It’s a dismal and empty virtual ghost town. Visit it and listen carefully and you might hear the sad sighs of creationists long gone, and maybe occasionally the cackling, triumphant laughter of a rational human being passing by to gaze on the fading works of intelligent design, and gloat.

Meanwhile, the Secular Student Alliance has been booming, with 378 groups. The links actually work on their page.

Make the comparison. It’s clear where the momentum lies.

28 Apr 22:41

Doctor Who Review: Journey to the Centre of the TARDIS

by IGPNicki

journey to the centre of the TARDIS

Doctor Who Review: Journey to the Centre of the TARDIS

Rating: ★★½☆☆ 

The Doctor must rescue Clara who is lost somewhere in the depths of a badly damaged TARDIS.

Best Moment: I did enjoy the library. And I loved the scene when Clara is finally reunited with the Doctor and punches him because he has zombies on the TARDIS.

Verdict: What a mess. I know a lot of die-hard Who fans will love it for getting a tour of the TARDIS, but honestly, this episode is a total mess. The Doctor and Clara are separated. How? How did this happen? I thought maybe I had missed something. Now I realise there was no explanation, it just happened. Very clunky storytelling. The ending was cheap. They hit the reset switch. Why? Because the writers didn’t know how to handle the ending? We know it will turn out that Clara will remember the Doctor’s name, that much is obvious, so why hit the reset switch? It cheapens the whole episode.

Not that the episode could have seemed less cheap. The journey through the TARDIS was disappointing. Sure, there were a few nice head nods here and there, but not one single pre-Matt Smith TARDIS control room? Aren’t they filming An Adventure in Space and Time? Shouldn’t they have some of that older stuff to hand? And no roundels. What’s up with that?

Going back to the story, I didn’t feel strongly one way or the other about the whole salvage storyline. It had it’s mild Alien references. And of course there was the “surprise” that the android isn’t an android at all, but I can’t say these characters added anything to the story except to make the TARDIS very upset.

The zombies I liked better. They were filmed weirdly and I even liked the explanation for them. They at least served to bring a bit more tension to the episode, although it made for some very odd scenes when a zombie is pursuing Clara and Jenna-Louise Coleman’s expressions seems to flit from fear and then a split second later to wonder as she finds some new interesting part of the TARDIS to go in. Literally, I think at one moment she goes from fearful to an excited smile in the space of a second. And it’s not necessarily Coleman’s fault, I think it was just seriously crappy direction.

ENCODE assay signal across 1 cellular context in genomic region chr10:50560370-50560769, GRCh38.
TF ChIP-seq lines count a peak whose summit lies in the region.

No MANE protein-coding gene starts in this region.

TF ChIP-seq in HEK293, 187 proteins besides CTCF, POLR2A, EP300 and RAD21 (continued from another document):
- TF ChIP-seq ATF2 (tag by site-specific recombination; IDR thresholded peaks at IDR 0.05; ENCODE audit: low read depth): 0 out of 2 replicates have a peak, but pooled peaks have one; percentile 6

It’s as though the Doctor Who writers were more interested in showing off the TARDIS than actually creating a decent episode. As for the mystery that was Clara… I was hoping we might get another small tidbit regarding this, given Clara’s assumption that the TARDIS doesn’t like her. Yet, alas, nothing. Instead we got that Clara, after randomly opening a page of a book about the Timewar, learns the Doctor’s true name.

A lot has been made of this whole Doctor’s name business. But do we want to know his true name? I for one don’t. We’ve already seen with Star Wars what happens when you delve into the background of mysterious characters a la Anakin Skywalker and Boba Fett. I just hope Steven Moffat is smarter than that.

28 Apr 22:37

Last Call for Carnival Links for April 2013

by Phillip J. Long

Carnival is Coming!

The March 2013 Biblical Studies Carnival will be hosted by Jacob Cerone at ἐνθύμησις.

This is a “call for links” to blogs of interest published in April 2013. Email the links to Jacob (jacobncerone at or leave a comment with a link. What are the blogs you read this month which contributed to the discussion of biblical literature theology, and culture? What posts made you think more deeply? Send the links to Jacob and look for his Carnival around the first of May.

I am also looking for more volunteers for the 2013 Carnival Season, August through the end of the year are open. Jeff Carter is up for May (due June 1) at his blog, ThatJeffCarter Was Here. Please email me (plong42 at and pick your month! Carnivals are a great way to attract attention to your site if you are new blogger, but more importantly it gives you a chance to highlight the best and the brightest in the world of bibliblogs.

Edited: fixed Jacob’s email

28 Apr 22:35

The Greatest Religious Joke of All Time (Emo Philips)

by DisposableSoul
Emo Philips:
Once I saw this guy on a bridge about to jump.

I said, "Don't do it!"
He said, "Nobody loves me."
I said, "God loves you. Do you believe in God?"
He said, "Yes."
I said, "Are you a Christian or a Jew?"